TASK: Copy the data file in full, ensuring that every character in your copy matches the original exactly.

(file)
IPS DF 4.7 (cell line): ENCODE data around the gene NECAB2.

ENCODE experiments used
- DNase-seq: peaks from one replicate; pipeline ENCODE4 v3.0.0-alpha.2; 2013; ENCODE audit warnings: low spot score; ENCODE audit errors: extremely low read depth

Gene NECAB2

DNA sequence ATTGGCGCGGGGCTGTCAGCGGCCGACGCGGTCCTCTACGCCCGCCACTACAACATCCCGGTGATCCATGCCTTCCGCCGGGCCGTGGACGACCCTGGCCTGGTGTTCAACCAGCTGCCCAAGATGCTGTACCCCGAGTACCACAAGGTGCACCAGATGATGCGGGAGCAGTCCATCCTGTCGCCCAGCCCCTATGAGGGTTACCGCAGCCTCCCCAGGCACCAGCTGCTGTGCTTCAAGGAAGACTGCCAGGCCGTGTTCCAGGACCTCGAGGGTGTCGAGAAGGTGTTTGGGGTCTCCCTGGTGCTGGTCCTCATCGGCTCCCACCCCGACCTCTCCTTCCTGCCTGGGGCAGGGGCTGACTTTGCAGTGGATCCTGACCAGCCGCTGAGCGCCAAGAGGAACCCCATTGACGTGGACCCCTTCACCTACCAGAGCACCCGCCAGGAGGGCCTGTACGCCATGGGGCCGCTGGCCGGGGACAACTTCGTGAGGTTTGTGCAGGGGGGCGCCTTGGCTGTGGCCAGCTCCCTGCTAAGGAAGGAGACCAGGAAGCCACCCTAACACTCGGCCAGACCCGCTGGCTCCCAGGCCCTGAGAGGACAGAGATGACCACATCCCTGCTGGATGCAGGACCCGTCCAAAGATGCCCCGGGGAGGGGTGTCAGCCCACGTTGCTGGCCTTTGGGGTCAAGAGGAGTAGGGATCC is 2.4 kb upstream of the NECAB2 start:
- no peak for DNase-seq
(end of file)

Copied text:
IPS DF 4.7 (cell line): ENCODE data around the gene NECAB2.

ENCODE experiments used
- DNase-seq: peaks from one replicate; pipeline ENCODE4 v3.0.0-alpha.2; 2013; ENCODE audit warnings: low spot score; ENCODE audit errors: extremely low read depth

Gene NECAB2

DNA sequence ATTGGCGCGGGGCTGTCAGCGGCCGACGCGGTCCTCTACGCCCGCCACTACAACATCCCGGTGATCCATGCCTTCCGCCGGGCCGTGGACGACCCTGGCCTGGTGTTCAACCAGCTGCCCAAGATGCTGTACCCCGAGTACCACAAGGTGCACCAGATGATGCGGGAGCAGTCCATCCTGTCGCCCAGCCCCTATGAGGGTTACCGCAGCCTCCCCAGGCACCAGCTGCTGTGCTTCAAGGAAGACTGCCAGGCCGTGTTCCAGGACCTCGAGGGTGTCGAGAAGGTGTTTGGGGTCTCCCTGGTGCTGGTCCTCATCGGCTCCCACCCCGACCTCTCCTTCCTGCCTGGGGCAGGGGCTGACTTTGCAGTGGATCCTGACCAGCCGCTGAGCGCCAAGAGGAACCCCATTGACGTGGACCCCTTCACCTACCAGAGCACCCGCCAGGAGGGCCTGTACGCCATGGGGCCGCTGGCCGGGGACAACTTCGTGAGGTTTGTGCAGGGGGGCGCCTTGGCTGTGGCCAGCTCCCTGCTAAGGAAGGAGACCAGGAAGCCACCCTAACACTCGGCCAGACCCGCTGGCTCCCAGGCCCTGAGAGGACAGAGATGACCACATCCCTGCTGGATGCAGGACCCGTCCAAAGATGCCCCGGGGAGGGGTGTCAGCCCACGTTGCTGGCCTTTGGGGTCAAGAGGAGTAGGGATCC is 2.4 kb upstream of the NECAB2 start:
- no peak for DNase-seq